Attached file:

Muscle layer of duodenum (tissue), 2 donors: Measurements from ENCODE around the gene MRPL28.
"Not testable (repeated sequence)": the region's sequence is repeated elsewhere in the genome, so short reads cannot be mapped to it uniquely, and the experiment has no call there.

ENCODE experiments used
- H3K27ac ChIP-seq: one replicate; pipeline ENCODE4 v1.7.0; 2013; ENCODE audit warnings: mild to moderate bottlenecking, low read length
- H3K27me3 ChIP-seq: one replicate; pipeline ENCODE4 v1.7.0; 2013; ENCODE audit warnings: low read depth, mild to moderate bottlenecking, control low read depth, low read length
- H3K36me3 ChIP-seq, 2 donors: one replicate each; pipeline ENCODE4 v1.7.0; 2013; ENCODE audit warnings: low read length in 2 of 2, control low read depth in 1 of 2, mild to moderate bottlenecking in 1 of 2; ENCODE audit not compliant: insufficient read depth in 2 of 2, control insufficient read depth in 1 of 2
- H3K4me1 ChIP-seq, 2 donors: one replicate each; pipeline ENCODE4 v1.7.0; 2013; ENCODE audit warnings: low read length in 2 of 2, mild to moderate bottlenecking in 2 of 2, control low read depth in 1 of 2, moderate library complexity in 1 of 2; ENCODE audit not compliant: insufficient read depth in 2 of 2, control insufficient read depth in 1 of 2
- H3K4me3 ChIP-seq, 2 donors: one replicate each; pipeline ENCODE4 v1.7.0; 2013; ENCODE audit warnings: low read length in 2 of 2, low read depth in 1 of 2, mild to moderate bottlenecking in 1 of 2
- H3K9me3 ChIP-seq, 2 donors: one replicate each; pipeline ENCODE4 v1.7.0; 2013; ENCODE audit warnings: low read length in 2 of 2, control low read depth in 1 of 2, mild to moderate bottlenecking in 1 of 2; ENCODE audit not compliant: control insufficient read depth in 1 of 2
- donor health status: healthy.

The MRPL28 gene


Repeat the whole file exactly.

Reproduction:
Muscle layer of duodenum (tissue), 2 donors: Measurements from ENCODE around the gene MRPL28.
"Not testable (repeated sequence)": the region's sequence is repeated elsewhere in the genome, so short reads cannot be mapped to it uniquely, and the experiment has no call there.

ENCODE experiments used
- H3K27ac ChIP-seq: one replicate; pipeline ENCODE4 v1.7.0; 2013; ENCODE audit warnings: mild to moderate bottlenecking, low read length
- H3K27me3 ChIP-seq: one replicate; pipeline ENCODE4 v1.7.0; 2013; ENCODE audit warnings: low read depth, mild to moderate bottlenecking, control low read depth, low read length
- H3K36me3 ChIP-seq, 2 donors: one replicate each; pipeline ENCODE4 v1.7.0; 2013; ENCODE audit warnings: low read length in 2 of 2, control low read depth in 1 of 2, mild to moderate bottlenecking in 1 of 2; ENCODE audit not compliant: insufficient read depth in 2 of 2, control insufficient read depth in 1 of 2
- H3K4me1 ChIP-seq, 2 donors: one replicate each; pipeline ENCODE4 v1.7.0; 2013; ENCODE audit warnings: low read length in 2 of 2, mild to moderate bottlenecking in 2 of 2, control low read depth in 1 of 2, moderate library complexity in 1 of 2; ENCODE audit not compliant: insufficient read depth in 2 of 2, control insufficient read depth in 1 of 2
- H3K4me3 ChIP-seq, 2 donors: one replicate each; pipeline ENCODE4 v1.7.0; 2013; ENCODE audit warnings: low read length in 2 of 2, low read depth in 1 of 2, mild to moderate bottlenecking in 1 of 2
- H3K9me3 ChIP-seq, 2 donors: one replicate each; pipeline ENCODE4 v1.7.0; 2013; ENCODE audit warnings: low read length in 2 of 2, control low read depth in 1 of 2, mild to moderate bottlenecking in 1 of 2; ENCODE audit not compliant: control insufficient read depth in 1 of 2
- donor health status: healthy.

The MRPL28 gene